I recommend these books to anyone interested in the history of empires, not just their decline and fall, but their rise to dominance:

The Fall of the Roman Empire (Michael Grant)

How Rome Fell: Death of a Superpower (Adrian Goldsworthy)

War and Peace and War: The Rise and Fall of Empires (Peter Turchin)

The Rise of Rome: The Making of the World’s Greatest Empire (Anthony Everitt)

428 AD: An Ordinary Year at the End of the Roman Empire (Giusto Traina)

Genghis Khan and the Making of the Modern World (Jack Weatherford)

Byzantium: The Surprising Life of a Medieval Empire (Judith Herrin)

Venice: A New History (Thomas F. Madden)

The Upside of Down: Catastrophe, Creativity, and the Renewal of Civilization (Thomas Homer-Dixon)

 

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Why the Fed Has to Raise Rates

A great many insightful commentators have made the case for why the Fed shouldn’t raise rates this month–or indeed, any other month. The basic idea is that the Fed blew it by waiting until the economy is weakening to raise rates. More specifically, former Fed Chair Ben Bernanke–self-hailed as a “hero that saved the global economy”–blew it by keeping rates at zero and overfeeding the stock market bubble baby with quantitative easing (QE).

Now that the Fed isn’t feeding the baby QE, it’s throwing a tantrum.

On the other side of the ledger is the argument that the Fed must raise rates to maintain its rapidly thinning credibility. I have made both of these arguments: that the Bernanke Fed blew it big-time, and that the Fed has to raise rates lest its credibility as the caretaker not just of the stock market but of the real economy implodes.

But there is another even more persuasive reason why the Fed must raise rates.

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Untangling America from the American Empire

The Status Quo would have us believe that America and its Empire are one entity. This is handy for those with Imperial designs but it is false: America could be untangled from its Empire, and many of us believe it is essential that America untangles itself from its Imperial structures and ideologies.

What I call The Imperial Project was cobbled together in the aftermath of World War II, when the Soviet Union and America posed an existential threat to each other’s ideologies and systems. It may be hard to believe, but the U.S. did not have a Central Intelligence Agency (CIA) or other espionage/intelligence gathering agency prior to World War II.

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When the Aristocracy Leaves the Commoners in the Dust, The Empire Is Doomed

Historian Peter Turchin identified “the degree of solidarity felt between the commons and aristocracy” as a key ingredient of the Republic of Rome’s enormous success. Turchin calls this attribute of social structure vertical integration, a term that usually refers to a corporation owning its supply chain.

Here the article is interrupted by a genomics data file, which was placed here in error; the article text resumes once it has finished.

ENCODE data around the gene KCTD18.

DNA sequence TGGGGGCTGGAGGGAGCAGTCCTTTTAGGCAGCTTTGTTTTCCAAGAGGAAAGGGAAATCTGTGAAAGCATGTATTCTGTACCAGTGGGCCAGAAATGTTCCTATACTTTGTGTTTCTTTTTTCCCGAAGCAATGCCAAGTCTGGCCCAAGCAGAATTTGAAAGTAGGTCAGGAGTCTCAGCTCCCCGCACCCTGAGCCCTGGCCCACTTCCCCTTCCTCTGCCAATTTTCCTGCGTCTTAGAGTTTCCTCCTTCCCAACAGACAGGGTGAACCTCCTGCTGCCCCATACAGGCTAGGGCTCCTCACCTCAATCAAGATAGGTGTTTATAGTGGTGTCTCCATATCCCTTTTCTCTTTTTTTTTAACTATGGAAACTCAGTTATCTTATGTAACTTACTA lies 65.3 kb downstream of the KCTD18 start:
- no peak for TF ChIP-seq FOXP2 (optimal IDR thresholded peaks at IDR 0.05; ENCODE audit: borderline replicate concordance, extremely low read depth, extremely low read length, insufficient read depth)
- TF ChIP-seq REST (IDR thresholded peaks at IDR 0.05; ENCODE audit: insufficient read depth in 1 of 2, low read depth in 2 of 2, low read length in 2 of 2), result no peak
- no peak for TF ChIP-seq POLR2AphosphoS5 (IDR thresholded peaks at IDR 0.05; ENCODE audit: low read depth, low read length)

In Turchin’s meaning, it refers to the sense of purpose and identity shared by the top, middle and bottom of the wealth/power pyramid. One measure of this vertical integration is the degree of equality/inequality between the commoners (shall we call this the lower 90% of American households by income?) and the Power Elite aristocracy (top .5%, or perhaps top .1%).

The vertical integration of the Roman Republic’s social strata is striking. In his book War and Peace and War: The Rise and Fall of Empires, Turchin tells this anecdote:

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You Can’t Separate Empire, the State, Financialization and Crony Capitalism: It’s One Indivisible System

Disagreement is part of discourse, and pursuing differing views of the best way forward is the heart of democracy. Disagreement is abundant, democracy is scarce, despite claims to the contrary.

If you think you can surgically extract Empire from the American System, force the State to serve the working/middle classes, end the stripmining of financialization, limit crony capitalism/regulatory capture and get Big Money out of politics–go ahead and do so. I’m not standing in your way–go for it.

But while you pursue your good governance, populist, Left/ Right /Socialist/ Libertarian, etc. reforms, please understand the system is indivisible:

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China, the Hollow Dragon

It is widely assumed that manufacturing (a.k.a. the world’s workshop) is the source of China’s wealth. But how can this be true, given that manufacturing profit margins are razor-thin in China, and have been since the early 2000s?

Given that as little as $10 of the value of every iPhone or iPad actually ends up in the Chinese economy, how can anyone claim manufacturing has generated enormous profits?